The counties in New York are not established nor are their boundaries drawn by the State Constitution; they are entirely creatures of the legislature. The legislature has the power to alter, amend or even abolish the present charter and its provisions for a Board of Supervisors. It could, as an illustration, create some other "elective governing body" to be elected on a county-wide basis or from election districts that it could define within the County, such body to function with respect to county legislative matters. A reapportioned legislature in New York may well decide that the mold of its creation be impressed upon the counties. Even under the present county charter, the voters can initiate a charter amendment (County Law, McKinney's Consol.Laws, c. 11, § 323). Moreover, a change in voting strength so as to equalize the supervisor representation can be effected by the supervisors themselves.

Under Section 33, subdiv. 5 of the Municipal Home Rule Law, McKinney's Consol.Laws, c. 36-a, the Board of Supervisors has ample power to provide for drafting charter amendments either under its own supervision, or under that of an officer of its designation or by a committee of its appointment or by a charter commission. Under Section 33, subdiv. 6 *1004 of the Municipal Home Rule Law, a petition by electors equal in number to ten percent of those who voted for the office of governor in the next preceding election can initiate a charter amendment by petition; the Board of Supervisors must then appoint a charter commission or put the matter to public referendum; if, on referendum, the county electors approve the appointment of a commission, the Board of Supervisors must appoint one.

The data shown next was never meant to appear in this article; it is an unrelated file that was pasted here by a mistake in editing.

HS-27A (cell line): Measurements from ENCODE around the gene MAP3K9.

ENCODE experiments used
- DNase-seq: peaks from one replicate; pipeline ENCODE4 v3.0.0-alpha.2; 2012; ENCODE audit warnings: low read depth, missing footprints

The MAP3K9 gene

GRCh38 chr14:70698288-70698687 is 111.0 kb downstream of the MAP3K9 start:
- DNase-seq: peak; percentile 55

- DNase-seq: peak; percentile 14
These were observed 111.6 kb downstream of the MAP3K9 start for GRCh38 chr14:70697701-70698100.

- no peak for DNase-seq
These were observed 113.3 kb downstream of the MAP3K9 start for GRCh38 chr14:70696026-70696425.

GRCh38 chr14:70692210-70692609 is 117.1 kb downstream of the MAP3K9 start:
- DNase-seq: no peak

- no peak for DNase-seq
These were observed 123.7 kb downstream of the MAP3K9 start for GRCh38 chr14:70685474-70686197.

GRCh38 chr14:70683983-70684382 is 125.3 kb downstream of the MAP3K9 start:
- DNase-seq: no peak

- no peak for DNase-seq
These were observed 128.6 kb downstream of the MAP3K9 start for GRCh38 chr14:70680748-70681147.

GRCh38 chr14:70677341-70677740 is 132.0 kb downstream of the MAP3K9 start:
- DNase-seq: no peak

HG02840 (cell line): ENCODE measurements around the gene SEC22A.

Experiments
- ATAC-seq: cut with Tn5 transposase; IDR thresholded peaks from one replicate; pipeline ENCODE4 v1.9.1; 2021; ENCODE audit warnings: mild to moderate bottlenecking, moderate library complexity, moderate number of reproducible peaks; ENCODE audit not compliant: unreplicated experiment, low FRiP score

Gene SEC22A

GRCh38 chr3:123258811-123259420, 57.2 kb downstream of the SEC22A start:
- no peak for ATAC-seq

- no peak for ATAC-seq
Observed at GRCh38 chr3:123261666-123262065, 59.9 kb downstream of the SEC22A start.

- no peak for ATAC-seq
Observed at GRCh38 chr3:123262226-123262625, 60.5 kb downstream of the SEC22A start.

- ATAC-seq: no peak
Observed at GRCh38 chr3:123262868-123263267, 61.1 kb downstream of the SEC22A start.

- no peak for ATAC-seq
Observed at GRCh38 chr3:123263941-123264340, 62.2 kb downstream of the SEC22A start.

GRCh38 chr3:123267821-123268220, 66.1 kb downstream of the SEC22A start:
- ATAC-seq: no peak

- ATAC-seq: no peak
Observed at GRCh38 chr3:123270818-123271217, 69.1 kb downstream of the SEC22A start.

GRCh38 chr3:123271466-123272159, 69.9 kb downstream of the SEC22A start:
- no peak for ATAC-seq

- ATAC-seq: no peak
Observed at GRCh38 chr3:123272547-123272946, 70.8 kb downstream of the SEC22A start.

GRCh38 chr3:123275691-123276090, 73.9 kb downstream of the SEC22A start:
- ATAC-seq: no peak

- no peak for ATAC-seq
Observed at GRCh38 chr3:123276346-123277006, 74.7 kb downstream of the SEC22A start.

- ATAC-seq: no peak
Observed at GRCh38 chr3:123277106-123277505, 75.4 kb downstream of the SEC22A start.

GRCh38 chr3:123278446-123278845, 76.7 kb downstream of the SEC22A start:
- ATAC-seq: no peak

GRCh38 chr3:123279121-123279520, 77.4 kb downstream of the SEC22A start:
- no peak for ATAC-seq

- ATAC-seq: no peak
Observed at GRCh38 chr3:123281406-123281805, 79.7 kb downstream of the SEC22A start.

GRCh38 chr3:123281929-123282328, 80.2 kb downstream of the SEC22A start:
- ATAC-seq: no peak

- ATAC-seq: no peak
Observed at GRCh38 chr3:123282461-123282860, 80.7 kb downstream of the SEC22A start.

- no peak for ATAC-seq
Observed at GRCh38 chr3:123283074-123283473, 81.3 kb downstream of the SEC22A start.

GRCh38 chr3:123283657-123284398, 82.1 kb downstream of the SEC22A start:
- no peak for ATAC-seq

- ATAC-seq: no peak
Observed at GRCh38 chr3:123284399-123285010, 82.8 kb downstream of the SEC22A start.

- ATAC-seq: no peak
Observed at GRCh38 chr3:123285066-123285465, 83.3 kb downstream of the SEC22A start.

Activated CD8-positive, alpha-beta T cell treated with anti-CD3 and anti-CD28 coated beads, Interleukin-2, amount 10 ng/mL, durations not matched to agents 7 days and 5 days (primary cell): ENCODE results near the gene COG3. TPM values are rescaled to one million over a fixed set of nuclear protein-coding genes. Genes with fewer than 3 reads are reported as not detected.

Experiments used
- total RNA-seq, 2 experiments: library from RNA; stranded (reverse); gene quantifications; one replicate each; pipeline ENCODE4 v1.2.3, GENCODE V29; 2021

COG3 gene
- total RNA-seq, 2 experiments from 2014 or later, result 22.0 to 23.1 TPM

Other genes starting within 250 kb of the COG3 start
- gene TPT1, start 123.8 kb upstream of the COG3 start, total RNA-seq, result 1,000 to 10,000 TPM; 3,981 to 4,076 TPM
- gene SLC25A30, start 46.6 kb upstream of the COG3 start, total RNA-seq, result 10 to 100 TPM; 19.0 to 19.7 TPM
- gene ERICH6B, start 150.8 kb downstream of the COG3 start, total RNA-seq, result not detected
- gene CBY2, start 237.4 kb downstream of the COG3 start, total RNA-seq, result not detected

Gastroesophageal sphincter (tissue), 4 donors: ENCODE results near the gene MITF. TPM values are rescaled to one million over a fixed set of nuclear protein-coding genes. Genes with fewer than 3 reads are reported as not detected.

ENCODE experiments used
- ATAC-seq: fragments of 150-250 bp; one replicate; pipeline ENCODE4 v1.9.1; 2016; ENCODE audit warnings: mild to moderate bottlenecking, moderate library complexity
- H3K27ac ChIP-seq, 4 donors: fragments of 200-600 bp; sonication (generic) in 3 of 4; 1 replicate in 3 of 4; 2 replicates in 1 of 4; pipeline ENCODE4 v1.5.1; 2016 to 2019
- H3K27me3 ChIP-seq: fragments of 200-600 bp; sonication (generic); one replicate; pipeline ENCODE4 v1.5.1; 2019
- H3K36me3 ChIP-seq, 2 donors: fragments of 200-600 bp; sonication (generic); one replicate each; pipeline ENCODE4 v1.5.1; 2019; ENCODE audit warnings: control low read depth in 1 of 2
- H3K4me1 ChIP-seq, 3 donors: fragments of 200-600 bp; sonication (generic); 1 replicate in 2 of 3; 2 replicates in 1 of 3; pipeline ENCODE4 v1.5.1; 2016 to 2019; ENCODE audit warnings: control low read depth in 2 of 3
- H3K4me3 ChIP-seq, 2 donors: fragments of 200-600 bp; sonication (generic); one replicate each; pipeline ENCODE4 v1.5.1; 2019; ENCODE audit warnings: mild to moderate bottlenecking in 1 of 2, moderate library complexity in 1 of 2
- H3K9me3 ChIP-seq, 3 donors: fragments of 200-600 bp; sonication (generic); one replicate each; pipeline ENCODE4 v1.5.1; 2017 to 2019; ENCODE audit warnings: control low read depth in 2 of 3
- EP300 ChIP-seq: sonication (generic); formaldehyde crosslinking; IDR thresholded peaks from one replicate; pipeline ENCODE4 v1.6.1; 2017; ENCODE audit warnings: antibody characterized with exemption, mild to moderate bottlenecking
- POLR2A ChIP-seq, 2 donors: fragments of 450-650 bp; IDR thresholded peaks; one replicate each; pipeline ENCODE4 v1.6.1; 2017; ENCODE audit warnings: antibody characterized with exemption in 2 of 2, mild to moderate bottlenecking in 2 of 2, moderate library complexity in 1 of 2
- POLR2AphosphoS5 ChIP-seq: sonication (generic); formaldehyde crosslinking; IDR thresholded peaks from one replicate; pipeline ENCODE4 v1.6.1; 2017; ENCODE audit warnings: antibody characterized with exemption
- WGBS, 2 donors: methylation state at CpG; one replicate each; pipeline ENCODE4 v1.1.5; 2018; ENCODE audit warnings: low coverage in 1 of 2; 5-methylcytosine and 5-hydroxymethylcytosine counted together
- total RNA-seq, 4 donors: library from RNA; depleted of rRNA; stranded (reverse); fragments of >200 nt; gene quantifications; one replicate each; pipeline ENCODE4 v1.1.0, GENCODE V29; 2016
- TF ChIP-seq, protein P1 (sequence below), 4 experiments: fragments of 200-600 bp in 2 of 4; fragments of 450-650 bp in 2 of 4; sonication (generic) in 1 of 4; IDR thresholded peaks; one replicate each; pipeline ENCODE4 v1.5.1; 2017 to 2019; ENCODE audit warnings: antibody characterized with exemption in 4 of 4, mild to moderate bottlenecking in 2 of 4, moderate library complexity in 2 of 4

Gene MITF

When the voters in 1958 approved the Suffolk Charter and the supervisors rejected a change in voting strength in 1962, the populace was not so aware of the existence of means of redressing voting disparity as it is at present. The courts in the ensuing years have supplied many guidelines. Although no state officer is named as a defendant in this suit and even though we were completely satisfied (which we are not) that no activity of the Board of Supervisors touches upon state interests, it would be unrealistic to ignore the similarity which exists between the selection of state and county legislative bodies. In county-wide administration, just as in state-wide administration, the inhabitants of the populous areas should not be governed by representatives drawn from other and thinly populated areas.[6]